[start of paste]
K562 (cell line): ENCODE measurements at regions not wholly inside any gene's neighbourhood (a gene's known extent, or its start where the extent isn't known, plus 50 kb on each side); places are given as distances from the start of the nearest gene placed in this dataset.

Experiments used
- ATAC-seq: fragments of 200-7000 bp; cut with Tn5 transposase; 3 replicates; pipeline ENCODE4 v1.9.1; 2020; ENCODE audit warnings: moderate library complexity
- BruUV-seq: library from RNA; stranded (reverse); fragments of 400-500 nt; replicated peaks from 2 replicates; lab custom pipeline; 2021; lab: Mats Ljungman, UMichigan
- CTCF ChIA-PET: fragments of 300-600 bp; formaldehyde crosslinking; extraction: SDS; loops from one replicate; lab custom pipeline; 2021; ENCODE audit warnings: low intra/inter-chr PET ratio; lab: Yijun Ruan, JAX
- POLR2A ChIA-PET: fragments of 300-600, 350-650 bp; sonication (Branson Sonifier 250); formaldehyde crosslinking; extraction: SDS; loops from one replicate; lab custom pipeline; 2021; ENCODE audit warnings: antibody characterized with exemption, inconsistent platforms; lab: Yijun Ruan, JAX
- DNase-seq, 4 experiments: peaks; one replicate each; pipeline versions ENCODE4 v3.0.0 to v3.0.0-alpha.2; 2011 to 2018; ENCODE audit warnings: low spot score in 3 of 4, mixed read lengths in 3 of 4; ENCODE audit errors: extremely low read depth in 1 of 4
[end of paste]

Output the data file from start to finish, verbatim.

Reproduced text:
K562 (cell line): ENCODE measurements at regions not wholly inside any gene's neighbourhood (a gene's known extent, or its start where the extent isn't known, plus 50 kb on each side); places are given as distances from the start of the nearest gene placed in this dataset.

Experiments used
- ATAC-seq: fragments of 200-7000 bp; cut with Tn5 transposase; 3 replicates; pipeline ENCODE4 v1.9.1; 2020; ENCODE audit warnings: moderate library complexity
- BruUV-seq: library from RNA; stranded (reverse); fragments of 400-500 nt; replicated peaks from 2 replicates; lab custom pipeline; 2021; lab: Mats Ljungman, UMichigan
- CTCF ChIA-PET: fragments of 300-600 bp; formaldehyde crosslinking; extraction: SDS; loops from one replicate; lab custom pipeline; 2021; ENCODE audit warnings: low intra/inter-chr PET ratio; lab: Yijun Ruan, JAX
- POLR2A ChIA-PET: fragments of 300-600, 350-650 bp; sonication (Branson Sonifier 250); formaldehyde crosslinking; extraction: SDS; loops from one replicate; lab custom pipeline; 2021; ENCODE audit warnings: antibody characterized with exemption, inconsistent platforms; lab: Yijun Ruan, JAX
- DNase-seq, 4 experiments: peaks; one replicate each; pipeline versions ENCODE4 v3.0.0 to v3.0.0-alpha.2; 2011 to 2018; ENCODE audit warnings: low spot score in 3 of 4, mixed read lengths in 3 of 4; ENCODE audit errors: extremely low read depth in 1 of 4